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Central bank sees lower trade deficit


Central Bank of Kenya. FILE PHOTO | NMG

The Central Bank of Kenya (CBK) expects the current account deficit to fall to 5.2 per cent by year-end, revising downwards its earlier projection of 5.4 per cent on improved agriculture and diaspora inflows.

The CBK said following the Monetary Policy Committee (MPC) meeting on Tuesday, the current account deficit is also being cut by a lower import bill for food and SGR related equipment.

In its previous meeting in September, the MPC had projected the deficit to come down to 5.4 per cent by end of the year, from 6.3 per cent at the end of last year.

“The current account deficit is expected to narrow in 2018 compared to 2017 supported by increased agriculture exports, strong diaspora remittances and improved receipts from services particularly tourism,” said the CBK.

“Lower imports of food and SGR related equipment are also expected to support the narrowing of the current account deficit.”

The deficit stood at 5.3 per cent in the 12 months to September 2018.

Longer CBK projections indicate that it should fall to 5.1 per cent by the end of 2019.

The narrowing of the deficit will be key to keeping the shilling’s exchange rate stable amid headwinds from global markets’ volatility, the CBK has said, especially in the absence of outside insurance in the form of the IMF standby facility that expired in September.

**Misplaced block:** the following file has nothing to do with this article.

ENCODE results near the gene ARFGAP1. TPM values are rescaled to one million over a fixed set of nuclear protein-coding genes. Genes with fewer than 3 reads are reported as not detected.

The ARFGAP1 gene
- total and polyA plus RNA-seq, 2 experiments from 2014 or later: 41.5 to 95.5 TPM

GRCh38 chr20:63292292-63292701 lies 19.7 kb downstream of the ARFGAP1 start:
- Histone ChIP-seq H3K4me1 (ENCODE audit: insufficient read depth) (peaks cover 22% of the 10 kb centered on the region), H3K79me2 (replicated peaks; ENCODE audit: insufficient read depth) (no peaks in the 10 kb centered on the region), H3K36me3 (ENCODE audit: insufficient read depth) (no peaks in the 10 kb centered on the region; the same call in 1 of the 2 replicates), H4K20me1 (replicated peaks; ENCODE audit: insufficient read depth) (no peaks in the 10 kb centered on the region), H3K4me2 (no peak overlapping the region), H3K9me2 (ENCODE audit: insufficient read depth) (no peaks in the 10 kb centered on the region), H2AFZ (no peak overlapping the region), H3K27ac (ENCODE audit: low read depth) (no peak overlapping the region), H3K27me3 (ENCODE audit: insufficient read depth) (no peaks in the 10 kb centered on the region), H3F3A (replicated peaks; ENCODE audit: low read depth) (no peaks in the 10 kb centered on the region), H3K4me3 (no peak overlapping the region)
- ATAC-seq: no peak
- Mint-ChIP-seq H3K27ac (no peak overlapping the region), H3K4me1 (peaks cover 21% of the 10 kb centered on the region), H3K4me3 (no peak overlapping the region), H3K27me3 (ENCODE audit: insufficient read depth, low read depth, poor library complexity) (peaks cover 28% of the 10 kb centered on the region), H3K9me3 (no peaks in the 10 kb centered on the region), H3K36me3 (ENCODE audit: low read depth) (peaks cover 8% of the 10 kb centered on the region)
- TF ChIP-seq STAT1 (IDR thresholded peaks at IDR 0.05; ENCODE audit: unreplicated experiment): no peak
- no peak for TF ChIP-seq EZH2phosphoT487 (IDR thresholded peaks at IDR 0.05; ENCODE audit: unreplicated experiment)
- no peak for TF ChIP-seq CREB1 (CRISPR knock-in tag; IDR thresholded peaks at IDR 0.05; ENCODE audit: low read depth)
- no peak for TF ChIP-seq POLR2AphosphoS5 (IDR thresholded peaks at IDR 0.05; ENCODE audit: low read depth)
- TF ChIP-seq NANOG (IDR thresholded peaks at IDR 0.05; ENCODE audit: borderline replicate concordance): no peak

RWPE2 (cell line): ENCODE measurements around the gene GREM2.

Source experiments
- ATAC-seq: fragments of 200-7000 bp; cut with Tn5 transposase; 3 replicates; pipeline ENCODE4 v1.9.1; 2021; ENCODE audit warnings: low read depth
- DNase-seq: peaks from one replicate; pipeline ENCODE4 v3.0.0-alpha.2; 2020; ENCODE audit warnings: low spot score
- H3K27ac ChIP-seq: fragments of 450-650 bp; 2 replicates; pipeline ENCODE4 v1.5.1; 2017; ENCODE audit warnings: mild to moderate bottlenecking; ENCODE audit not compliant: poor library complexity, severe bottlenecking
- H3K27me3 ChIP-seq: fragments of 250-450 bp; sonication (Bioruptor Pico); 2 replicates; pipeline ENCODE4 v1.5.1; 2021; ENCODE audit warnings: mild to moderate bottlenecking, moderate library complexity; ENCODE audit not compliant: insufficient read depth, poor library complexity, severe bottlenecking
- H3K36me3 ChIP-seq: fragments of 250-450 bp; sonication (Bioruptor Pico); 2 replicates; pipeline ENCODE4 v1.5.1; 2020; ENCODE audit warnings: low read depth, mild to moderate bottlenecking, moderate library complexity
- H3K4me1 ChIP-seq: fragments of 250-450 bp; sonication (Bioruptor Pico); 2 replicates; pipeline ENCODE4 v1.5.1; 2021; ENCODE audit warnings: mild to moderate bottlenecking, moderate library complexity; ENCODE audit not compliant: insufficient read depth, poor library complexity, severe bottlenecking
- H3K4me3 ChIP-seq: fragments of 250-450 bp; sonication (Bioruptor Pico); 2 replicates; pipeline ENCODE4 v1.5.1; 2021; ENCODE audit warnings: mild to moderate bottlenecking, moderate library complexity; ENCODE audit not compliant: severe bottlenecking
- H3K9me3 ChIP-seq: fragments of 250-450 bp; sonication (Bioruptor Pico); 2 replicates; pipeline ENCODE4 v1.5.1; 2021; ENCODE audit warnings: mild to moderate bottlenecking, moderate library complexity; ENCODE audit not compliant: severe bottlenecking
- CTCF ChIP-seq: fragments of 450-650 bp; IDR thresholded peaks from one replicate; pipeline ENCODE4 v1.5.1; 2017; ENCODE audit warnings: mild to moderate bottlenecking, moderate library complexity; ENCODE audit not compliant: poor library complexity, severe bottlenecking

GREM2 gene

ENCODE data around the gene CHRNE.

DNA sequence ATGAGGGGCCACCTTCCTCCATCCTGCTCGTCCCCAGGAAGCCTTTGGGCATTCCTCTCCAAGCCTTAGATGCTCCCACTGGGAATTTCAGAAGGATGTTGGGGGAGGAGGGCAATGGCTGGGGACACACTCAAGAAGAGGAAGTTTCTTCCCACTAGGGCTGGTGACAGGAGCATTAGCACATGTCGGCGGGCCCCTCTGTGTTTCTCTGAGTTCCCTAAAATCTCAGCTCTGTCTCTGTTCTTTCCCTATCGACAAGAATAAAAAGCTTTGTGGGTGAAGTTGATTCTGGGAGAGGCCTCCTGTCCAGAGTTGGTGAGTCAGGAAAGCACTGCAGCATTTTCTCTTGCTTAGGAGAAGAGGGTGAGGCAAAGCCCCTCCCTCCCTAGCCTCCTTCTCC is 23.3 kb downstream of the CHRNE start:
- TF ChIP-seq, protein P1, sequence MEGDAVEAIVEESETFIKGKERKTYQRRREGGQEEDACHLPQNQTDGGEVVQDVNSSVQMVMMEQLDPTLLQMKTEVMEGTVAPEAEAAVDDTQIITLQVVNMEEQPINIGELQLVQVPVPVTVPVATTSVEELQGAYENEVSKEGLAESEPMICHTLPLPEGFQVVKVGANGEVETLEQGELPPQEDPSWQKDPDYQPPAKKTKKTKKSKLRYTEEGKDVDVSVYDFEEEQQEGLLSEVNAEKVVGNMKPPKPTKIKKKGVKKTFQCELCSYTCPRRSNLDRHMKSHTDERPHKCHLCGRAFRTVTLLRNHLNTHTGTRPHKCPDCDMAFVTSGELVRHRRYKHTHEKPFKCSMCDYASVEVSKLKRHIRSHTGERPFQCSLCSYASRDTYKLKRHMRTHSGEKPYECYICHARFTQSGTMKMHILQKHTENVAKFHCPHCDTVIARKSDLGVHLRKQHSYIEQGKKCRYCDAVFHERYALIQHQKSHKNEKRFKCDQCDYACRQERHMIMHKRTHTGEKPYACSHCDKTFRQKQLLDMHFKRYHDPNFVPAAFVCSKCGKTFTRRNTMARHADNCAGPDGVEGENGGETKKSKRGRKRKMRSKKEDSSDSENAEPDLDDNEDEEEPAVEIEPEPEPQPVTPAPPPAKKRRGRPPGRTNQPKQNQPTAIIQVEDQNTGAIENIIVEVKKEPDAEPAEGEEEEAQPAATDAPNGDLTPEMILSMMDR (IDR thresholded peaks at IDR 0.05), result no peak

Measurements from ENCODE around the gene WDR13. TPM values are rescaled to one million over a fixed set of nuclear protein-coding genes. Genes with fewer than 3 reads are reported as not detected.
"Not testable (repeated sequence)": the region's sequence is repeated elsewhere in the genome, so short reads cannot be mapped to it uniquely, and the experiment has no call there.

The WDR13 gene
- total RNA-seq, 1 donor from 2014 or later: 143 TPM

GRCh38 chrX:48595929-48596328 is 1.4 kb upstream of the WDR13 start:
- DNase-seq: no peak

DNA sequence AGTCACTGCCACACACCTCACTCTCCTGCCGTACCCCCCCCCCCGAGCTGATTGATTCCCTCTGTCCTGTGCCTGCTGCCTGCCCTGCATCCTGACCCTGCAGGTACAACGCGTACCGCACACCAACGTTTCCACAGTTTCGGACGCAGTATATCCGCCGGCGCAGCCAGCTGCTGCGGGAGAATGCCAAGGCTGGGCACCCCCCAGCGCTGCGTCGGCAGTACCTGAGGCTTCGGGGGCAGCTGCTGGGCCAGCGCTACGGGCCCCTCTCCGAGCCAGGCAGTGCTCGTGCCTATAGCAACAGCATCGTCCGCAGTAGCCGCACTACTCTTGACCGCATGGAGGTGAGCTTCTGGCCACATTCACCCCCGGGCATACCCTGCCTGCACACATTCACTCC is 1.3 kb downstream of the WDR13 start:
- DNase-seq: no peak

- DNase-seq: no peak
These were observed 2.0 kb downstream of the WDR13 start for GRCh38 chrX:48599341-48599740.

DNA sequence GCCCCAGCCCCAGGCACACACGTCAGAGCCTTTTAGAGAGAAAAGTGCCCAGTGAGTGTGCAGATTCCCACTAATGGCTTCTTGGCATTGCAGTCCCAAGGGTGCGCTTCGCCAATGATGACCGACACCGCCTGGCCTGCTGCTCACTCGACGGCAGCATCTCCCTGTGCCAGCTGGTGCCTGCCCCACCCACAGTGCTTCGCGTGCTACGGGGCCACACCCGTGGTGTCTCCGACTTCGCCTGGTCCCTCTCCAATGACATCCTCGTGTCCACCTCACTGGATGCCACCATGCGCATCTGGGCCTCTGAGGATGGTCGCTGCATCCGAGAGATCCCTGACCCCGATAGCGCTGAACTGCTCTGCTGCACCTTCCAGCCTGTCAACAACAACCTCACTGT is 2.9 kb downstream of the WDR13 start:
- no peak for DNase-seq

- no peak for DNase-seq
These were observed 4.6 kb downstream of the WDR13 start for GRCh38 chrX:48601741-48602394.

The currency has experienced volatility in recent weeks, weakening up to 103.20 units against the dollar mid this month before rebounding to the mid 102 level this week.

The bulk of the inflows that are expected to provide support for the account will come from diaspora remittances.

In the 10 months to October 2018, remittances rose by 42 per cent to Sh229.2 billion compared to a similar period in 2017, CBK data shows.

Tea exports in the meantime rose by eight per cent in the 12 months to September 2018, to hit Sh147 billion, while tourism receipts rose by 10 per cent to Sh105 billion.

On the import side, machinery and transport equipment spending fell by five per cent to Sh461 billion in the 12 months to September.